Can you talk more on the idea of a culture that teaches “don’t get raped” as opposed to “don’t rape,” mentioned in your literature?
One of the main problems with telling people how to behave in order to not get raped (besides the fact that it's based on myths about what sexual assault looks like, why it's perpetrated and how it occurs) is that it puts the responsibility for the assault onto the survivor as much as the perpetrator. It also presupposes that that's just "how things are," that it'll never change, and that there's no problem with the way things are—when there is very clearly a problem with a world in which women's personal choices, bodies and clothing are policed, and in which simply being a woman in public space is perceived as an invitation to harassment and possibly assault. Moving the responsibility onto the perpetrator—and ONLY the perpetrator—is thus both not only the just response but a mark of a cultural shift away from shame and toward healthy and open discussion of human sexuality as well as sexual violence (though they both contain references to sex, it bears reiterating that sexual violence actually has nothing to do with sex as a motive—sex is a tool in that case used to overpower and control another person). Too many of us aren't taught what it means to make an informed choice to engage in sexual behavior and what crossing the line into nonconsensual behavior looks like.
What do you hope for the next generation?
I'd love to see a world in which consent training is taught in schools as part of sex ed, where nobody is afraid to occupy public space for fear of harassment, where young women aren't taught to compete and to tear one another down, where harmful gender binaries aren't reinforced over and over again by pop culture. I'd hope for thoughtful and nuanced conversation around these topics instead of hate speech and mudslinging. That's probably one hope too far, but, you know, dream big.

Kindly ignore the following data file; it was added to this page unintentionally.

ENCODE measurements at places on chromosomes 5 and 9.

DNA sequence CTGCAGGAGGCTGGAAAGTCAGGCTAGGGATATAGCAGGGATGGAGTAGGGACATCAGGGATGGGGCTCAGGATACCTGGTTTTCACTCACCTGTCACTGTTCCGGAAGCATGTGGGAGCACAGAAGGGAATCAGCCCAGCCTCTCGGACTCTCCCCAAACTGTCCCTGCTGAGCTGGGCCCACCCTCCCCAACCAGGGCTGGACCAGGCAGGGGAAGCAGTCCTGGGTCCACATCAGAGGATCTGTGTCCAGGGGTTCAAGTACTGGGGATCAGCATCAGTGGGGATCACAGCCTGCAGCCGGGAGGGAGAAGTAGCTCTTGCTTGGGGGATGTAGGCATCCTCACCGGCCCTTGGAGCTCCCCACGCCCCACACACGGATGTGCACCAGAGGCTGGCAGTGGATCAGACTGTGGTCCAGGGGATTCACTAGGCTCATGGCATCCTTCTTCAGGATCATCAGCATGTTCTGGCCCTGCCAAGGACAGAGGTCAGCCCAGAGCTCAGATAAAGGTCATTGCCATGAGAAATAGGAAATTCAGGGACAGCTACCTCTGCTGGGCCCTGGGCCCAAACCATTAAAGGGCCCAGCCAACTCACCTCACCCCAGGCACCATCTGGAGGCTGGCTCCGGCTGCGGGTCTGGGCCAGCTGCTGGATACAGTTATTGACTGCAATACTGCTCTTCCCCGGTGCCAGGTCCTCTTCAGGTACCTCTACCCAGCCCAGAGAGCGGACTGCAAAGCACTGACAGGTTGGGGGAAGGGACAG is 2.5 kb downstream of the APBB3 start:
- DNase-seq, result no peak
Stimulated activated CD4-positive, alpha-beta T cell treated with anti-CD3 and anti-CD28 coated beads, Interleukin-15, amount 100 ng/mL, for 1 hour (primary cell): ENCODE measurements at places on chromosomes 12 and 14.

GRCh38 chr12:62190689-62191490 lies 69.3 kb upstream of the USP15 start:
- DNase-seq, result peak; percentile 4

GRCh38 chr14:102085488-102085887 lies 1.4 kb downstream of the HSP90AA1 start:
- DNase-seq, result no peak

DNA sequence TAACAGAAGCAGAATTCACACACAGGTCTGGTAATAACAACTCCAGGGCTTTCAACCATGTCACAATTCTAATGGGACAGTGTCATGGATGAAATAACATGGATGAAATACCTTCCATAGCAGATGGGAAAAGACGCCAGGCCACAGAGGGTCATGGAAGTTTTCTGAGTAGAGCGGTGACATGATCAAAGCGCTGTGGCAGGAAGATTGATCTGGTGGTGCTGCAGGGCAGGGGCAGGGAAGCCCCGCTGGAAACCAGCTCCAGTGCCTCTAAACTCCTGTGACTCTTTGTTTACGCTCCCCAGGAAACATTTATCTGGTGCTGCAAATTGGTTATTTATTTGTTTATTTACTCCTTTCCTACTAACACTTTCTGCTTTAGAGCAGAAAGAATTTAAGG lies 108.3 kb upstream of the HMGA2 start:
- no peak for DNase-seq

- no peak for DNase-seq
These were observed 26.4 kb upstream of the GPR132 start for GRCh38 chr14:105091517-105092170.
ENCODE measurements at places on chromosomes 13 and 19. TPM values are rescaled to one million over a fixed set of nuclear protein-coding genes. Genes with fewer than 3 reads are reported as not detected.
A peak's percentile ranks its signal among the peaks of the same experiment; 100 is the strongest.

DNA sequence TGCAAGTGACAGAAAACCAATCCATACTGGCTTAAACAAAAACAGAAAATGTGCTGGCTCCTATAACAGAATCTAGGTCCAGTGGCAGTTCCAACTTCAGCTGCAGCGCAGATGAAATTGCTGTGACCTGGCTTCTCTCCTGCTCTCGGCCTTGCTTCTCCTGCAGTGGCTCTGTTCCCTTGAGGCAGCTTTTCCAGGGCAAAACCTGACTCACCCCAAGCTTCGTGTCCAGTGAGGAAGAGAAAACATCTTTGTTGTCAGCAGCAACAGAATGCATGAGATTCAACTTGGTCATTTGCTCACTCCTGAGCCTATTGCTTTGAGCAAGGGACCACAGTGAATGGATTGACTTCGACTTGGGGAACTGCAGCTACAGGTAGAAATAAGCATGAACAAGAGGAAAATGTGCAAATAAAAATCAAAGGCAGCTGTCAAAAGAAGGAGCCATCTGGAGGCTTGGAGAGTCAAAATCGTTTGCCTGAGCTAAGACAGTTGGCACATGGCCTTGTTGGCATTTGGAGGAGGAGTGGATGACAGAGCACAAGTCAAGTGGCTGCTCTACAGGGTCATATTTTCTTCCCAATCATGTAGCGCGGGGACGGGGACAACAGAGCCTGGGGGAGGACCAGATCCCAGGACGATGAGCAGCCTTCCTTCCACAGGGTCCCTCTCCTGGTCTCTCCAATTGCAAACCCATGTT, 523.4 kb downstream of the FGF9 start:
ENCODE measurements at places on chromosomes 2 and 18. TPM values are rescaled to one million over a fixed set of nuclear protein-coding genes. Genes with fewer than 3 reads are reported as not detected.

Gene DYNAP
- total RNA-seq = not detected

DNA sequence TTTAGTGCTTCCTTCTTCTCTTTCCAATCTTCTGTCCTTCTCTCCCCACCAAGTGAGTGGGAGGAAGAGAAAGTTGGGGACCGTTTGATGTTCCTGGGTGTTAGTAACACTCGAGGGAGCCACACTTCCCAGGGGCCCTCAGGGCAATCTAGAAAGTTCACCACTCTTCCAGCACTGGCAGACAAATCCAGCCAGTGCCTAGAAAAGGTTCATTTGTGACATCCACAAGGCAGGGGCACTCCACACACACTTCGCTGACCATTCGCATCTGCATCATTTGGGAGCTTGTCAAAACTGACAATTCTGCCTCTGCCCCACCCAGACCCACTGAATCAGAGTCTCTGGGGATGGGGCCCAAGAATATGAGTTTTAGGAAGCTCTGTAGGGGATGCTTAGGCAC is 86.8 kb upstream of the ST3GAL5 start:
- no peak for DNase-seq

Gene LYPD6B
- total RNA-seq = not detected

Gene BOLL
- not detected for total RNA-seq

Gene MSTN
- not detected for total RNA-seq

I'd also like to see education about sexual assault survivors' support and consent for lawmakers, for lawyers, for medical professionals, for school counselors and psychiatrists, for police—for anyone in a position of authority who might touch a survivor's (or potential survivor's) life. I'd love to see really thoughtful conversations focused on support and understanding come from this march.
As mentioned on Toronto site, they hope this conversation continues. Do you hope that for Chicago too? In what ways do you plan to put that in place?
Absolutely. We hope to continue the conversation through a blog but also through broader coalition-building and further programs with other organizations; one of the projects I'm personally hoping to work on is a consent training curriculum and program with the SHEER Collective.
When Jewish author Bruce Feiler was five years old, he was struck by a car while riding his Schwinn bike, breaking his left femur. More than 30 years later, he was diagnosed with a cancerous tumor in that same femur. Whether the accident and his illness were related or mere coincidence, he will never know. Recognizing that his cancer could be life-threatening, he feared that he may not watch his 3-year-old twin daughters grow up, that he wouldn’t be there to guide them through the twists and turns of life. That sparked in Feiler the idea of “The Council of Dads,” where he invited six men from all passages in his life to convey important life lessons to his daughters in the event that he didn’t survive.